Epoxy, clear floor varnish



Felt carpet



Gypsum board






Particle board



Plastic silicone sealer



Plywood paneling



Putty strips



PVA glue cement



Sheet vinyl flooring



Silicone caulk



Water-based EVA wall and floor glue



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Located at BookstoreBob Harris' Guide to Stained Concrete Floors (2004)
Bob Harris, Decorative Concrete Institute, Item Code LT283, 100 pages
Guide to Stained Concrete Floors is a 100-page, full-color resource with detailed information and practical tips on staining concrete interior floors. This publication is available for $35 at the Portland Cement Association Bookstore.
Located at BookstoreBob Harris' Guide to Stamped Concrete (2004)
Bob Harris, Decorative Concrete Institute, Item Code LT284, 144 pages
Available for $45. The guide covers topics of vital importance for anyone planning to stamp concrete, including: - Nine sources for stamping design ideas - Maximizing your profits by knowing what to charge - Concrete mix considerations for stamping concrete - Site conditions affecting stamped concrete work and how to prepare or avoid them - How to prepare concrete for stamping, including tips for striking off and finishing - Three important steps to applying color hardener - Tools that are essential for successful stamping - How and when to start stamping - Important issues to avoid when stamping - Fixing minor flaws in stamped concrete work - Effective techniques for the application of sealers - 10 ways to promote and sell your stamped concrete work - How to distinguish your stamped concrete work from competitors
Located at BookstoreFinishing Concrete with Color and Texture (2004)
Steven H. Kosmatka and Terry C. Collins, Portland Cement Association, Item Code PA124, 72 pages
Available for $35. This publication is a basic guide for planning and constructing decorative concrete surfaces on concrete slabs. While intended primarily for concrete contractors, it also will be useful to concrete finishers, concrete finishers apprentices, homebuilders, general contractors, architects, engineers, landscape architects, homeowners, vocational education students, specification writers, inspectors, and many others.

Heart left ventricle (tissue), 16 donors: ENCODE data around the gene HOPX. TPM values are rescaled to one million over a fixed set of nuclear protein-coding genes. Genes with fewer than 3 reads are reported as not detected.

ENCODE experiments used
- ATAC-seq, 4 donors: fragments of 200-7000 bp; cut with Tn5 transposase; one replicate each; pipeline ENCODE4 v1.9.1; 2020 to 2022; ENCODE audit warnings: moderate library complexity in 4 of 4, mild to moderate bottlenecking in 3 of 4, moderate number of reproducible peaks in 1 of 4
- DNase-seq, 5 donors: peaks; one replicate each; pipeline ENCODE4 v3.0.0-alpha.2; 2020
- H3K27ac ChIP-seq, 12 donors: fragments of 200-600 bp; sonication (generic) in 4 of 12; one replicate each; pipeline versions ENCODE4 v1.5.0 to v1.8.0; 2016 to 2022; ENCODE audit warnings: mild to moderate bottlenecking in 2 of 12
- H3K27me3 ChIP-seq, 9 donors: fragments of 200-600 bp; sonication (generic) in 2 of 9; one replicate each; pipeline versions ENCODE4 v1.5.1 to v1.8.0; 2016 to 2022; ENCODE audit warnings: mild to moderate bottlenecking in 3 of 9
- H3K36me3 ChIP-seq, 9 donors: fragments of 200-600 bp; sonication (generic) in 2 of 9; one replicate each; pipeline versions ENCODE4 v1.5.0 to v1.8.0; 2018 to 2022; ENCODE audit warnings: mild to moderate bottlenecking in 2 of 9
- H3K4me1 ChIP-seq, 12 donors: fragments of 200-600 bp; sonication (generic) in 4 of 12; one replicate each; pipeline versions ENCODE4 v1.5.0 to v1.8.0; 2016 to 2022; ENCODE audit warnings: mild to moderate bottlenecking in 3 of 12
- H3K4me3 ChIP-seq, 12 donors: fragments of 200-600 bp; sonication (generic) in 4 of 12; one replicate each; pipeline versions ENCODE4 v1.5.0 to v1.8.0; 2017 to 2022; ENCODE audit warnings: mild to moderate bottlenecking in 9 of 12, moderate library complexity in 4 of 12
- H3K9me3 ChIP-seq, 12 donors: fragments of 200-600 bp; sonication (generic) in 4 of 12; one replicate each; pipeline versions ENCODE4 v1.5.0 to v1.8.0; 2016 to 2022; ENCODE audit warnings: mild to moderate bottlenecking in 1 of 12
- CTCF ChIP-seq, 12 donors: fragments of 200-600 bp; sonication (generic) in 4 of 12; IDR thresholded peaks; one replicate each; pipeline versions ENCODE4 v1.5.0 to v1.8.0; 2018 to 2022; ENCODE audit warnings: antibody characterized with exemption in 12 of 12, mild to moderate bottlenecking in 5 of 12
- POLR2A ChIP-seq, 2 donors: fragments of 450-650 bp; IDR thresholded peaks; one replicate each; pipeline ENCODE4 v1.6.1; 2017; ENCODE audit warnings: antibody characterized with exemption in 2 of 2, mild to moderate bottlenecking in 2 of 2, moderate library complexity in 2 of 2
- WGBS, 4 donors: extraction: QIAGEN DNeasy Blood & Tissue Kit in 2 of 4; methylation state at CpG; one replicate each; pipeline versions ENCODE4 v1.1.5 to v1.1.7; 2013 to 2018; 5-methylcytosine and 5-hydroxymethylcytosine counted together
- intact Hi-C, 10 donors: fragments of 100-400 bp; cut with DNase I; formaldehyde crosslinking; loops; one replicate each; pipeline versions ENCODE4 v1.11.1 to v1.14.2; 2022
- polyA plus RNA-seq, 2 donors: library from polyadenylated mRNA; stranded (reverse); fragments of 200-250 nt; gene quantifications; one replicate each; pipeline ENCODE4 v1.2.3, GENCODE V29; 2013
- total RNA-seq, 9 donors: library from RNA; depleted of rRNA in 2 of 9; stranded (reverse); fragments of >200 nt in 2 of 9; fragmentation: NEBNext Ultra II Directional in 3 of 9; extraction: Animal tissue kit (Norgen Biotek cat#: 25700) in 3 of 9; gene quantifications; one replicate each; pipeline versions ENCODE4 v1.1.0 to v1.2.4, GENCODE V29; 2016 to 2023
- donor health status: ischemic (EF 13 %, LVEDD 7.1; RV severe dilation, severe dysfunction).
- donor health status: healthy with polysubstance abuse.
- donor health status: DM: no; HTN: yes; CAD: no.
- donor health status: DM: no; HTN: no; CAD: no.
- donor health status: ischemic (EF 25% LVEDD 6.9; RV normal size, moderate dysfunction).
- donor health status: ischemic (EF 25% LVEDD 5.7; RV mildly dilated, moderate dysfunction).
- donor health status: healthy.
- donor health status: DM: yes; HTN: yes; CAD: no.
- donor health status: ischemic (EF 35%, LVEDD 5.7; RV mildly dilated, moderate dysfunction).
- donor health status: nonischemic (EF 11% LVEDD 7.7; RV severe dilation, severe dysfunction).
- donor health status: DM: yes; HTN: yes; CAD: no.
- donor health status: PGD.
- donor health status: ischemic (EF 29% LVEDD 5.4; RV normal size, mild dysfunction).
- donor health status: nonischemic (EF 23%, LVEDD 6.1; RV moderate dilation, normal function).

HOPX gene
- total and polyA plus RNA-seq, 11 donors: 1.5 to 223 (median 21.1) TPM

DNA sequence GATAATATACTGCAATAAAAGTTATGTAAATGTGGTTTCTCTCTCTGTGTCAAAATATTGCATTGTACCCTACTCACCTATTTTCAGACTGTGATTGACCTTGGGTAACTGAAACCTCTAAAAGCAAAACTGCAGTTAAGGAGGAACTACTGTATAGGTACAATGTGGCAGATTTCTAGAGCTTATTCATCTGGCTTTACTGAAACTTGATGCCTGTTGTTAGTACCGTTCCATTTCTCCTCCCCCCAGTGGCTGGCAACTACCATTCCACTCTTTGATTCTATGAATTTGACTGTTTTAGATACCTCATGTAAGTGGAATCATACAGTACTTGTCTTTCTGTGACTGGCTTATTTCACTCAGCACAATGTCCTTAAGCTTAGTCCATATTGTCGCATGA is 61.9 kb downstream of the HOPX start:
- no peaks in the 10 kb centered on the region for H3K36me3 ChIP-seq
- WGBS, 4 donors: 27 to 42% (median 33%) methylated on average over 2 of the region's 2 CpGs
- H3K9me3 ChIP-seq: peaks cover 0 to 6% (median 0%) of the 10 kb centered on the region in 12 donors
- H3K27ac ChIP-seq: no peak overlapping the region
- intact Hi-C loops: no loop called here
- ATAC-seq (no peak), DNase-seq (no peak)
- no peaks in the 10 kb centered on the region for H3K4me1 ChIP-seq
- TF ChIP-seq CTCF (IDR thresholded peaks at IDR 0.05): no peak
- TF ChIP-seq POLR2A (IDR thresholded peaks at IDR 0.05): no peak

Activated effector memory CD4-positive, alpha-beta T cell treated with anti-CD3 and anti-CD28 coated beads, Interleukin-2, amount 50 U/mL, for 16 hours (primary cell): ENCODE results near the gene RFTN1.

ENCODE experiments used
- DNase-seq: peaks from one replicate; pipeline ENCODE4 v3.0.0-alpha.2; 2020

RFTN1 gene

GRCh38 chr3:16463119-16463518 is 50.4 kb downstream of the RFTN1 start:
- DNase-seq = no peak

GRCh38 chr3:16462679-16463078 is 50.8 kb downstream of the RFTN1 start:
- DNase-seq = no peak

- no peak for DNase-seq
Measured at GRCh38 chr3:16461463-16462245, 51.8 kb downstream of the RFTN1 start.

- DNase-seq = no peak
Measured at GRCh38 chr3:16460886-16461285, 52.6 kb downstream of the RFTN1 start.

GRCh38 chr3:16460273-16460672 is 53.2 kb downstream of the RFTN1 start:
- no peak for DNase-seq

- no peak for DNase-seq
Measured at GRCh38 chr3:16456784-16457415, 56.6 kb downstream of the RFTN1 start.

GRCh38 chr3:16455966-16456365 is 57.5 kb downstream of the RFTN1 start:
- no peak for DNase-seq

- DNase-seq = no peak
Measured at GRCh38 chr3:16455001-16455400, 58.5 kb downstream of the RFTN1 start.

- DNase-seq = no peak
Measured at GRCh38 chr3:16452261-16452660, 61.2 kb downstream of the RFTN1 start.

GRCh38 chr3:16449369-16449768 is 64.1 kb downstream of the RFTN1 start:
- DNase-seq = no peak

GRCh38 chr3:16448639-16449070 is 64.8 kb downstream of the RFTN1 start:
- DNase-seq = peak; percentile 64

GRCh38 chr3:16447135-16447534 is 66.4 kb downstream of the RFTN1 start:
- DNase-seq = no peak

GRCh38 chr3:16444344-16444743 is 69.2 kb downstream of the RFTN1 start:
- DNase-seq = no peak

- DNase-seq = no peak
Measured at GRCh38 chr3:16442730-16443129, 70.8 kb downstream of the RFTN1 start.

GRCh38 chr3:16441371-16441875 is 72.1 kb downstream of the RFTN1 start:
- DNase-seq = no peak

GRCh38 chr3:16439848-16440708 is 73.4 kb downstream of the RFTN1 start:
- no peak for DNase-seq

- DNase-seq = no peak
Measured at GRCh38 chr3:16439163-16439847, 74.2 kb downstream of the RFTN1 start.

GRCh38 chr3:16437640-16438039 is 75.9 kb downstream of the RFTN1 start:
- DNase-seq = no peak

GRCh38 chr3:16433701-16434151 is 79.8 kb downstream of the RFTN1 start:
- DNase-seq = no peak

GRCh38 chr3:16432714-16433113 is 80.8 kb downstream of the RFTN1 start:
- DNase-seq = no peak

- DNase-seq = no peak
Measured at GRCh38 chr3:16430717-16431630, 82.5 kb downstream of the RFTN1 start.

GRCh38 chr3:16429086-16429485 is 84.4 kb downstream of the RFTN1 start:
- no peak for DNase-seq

Located at BookstorePolished concrete outshines other flooring options (2006)
Environmental Building News, Volume 15, Number 2
Article requires subscription (weekly subscriptions available for $12.95). Stone-polishing techniques and mineralizing treatments are turning concrete into one of the most functional, most cost-effective, and greenest flooring options around. In this feature article, Alex Wilson explores the ups and downs of polished, densified concrete.
Download DocumentMoisture in ICF Walls (2001)
Gajda, J. and VanGeem, M., CTL Group, # SN2190a, 65 pages
Free to download. The potential for moisture problems in ICF walls was investigated to determine if the walls have any inherent properties that make them susceptible to moisture problems. The investigation was conducted in several phases. In the first phase, wall sections were constructed and instrumented to determine rates of drying as affected by various combinations of exterior and interior finishes and vapor retarders. After one year of monitoring in a controlled atmosphere, the walls were carefully disassembled and examined for signs of moisture-related distress. No signs of moisture damage or distress were noted. The second phase involved analyses of the condensation potential of wall sections utilizing various interior finishes, vapor retarders, and exterior finishes. Analyses were performed for winter and summer seasons for locations throughout North America. Results of the analyses led to recommendations on vapor retarders. The final phase involved recommending standard window details to mitigate water entry at joints. Additional details were developed to address proper practices for exterior walls, from the foundation to the eave, for a variety of exterior finishes and construction types. Details were developed with the assistance of construction tradespeople to facilitate effective, yet practical, means of ICF construction.